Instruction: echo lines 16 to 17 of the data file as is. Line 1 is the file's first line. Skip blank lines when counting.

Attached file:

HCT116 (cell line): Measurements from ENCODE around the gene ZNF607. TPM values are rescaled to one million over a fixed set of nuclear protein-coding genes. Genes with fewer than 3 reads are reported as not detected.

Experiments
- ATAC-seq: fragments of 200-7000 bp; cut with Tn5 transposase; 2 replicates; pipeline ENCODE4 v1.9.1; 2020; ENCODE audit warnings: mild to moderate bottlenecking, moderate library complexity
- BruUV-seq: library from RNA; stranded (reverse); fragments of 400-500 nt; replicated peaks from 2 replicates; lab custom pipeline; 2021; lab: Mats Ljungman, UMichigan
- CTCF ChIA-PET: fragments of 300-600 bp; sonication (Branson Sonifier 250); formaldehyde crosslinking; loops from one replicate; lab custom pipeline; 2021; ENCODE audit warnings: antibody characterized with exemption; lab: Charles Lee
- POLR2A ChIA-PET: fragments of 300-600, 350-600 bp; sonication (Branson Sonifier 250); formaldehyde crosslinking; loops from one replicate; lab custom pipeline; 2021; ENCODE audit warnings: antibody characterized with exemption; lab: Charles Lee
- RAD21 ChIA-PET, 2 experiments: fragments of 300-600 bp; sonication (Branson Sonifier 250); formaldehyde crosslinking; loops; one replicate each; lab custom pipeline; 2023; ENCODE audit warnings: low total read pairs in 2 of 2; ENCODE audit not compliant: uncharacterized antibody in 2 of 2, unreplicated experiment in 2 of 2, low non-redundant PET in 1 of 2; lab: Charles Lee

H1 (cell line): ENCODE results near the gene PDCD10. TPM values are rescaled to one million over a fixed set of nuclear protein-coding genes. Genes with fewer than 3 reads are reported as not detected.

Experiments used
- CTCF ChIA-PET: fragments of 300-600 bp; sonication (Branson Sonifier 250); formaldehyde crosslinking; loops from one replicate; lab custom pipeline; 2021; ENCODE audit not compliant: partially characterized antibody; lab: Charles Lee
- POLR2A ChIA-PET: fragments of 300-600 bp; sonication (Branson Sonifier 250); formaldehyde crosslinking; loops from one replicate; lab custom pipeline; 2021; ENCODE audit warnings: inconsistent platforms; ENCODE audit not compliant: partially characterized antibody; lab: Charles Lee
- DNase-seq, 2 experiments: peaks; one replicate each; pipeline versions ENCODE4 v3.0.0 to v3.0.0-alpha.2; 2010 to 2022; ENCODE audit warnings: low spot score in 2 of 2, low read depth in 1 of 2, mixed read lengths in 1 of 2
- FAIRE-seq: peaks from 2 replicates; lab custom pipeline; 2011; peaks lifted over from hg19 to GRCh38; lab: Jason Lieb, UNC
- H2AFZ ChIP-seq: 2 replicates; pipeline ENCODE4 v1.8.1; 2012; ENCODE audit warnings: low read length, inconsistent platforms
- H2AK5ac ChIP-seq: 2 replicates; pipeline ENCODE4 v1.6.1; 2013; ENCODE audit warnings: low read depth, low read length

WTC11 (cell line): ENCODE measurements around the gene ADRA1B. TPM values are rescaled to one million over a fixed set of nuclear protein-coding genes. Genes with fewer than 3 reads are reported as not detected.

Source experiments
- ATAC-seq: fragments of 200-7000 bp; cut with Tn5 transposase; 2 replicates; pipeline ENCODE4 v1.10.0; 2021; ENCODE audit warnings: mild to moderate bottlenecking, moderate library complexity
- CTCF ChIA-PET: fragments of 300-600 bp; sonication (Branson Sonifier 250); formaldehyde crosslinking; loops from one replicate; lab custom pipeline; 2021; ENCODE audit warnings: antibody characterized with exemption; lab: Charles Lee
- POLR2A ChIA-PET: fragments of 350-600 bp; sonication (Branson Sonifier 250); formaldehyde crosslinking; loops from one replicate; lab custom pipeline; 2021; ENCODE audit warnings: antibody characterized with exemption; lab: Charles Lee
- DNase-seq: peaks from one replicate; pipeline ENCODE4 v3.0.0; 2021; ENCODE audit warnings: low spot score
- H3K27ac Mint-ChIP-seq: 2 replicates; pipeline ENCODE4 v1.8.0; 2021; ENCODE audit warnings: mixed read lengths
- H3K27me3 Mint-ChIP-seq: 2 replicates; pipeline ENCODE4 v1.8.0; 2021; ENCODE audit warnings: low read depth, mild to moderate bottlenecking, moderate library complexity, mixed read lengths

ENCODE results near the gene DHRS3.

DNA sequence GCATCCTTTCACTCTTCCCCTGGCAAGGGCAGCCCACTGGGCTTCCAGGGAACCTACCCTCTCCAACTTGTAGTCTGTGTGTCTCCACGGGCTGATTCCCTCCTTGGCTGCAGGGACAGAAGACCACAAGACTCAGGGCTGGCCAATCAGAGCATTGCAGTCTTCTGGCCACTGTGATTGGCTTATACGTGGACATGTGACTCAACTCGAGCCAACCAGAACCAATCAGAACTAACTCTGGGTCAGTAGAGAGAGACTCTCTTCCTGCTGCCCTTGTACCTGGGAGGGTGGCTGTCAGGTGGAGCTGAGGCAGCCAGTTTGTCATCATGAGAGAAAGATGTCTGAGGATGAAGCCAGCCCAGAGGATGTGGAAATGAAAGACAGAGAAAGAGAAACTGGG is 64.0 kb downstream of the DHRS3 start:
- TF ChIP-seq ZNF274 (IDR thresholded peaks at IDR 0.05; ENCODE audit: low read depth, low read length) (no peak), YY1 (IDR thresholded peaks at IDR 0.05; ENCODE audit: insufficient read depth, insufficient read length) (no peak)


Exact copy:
WTC11 (cell line): ENCODE measurements around the gene ADRA1B. TPM values are rescaled to one million over a fixed set of nuclear protein-coding genes. Genes with fewer than 3 reads are reported as not detected.

Source experiments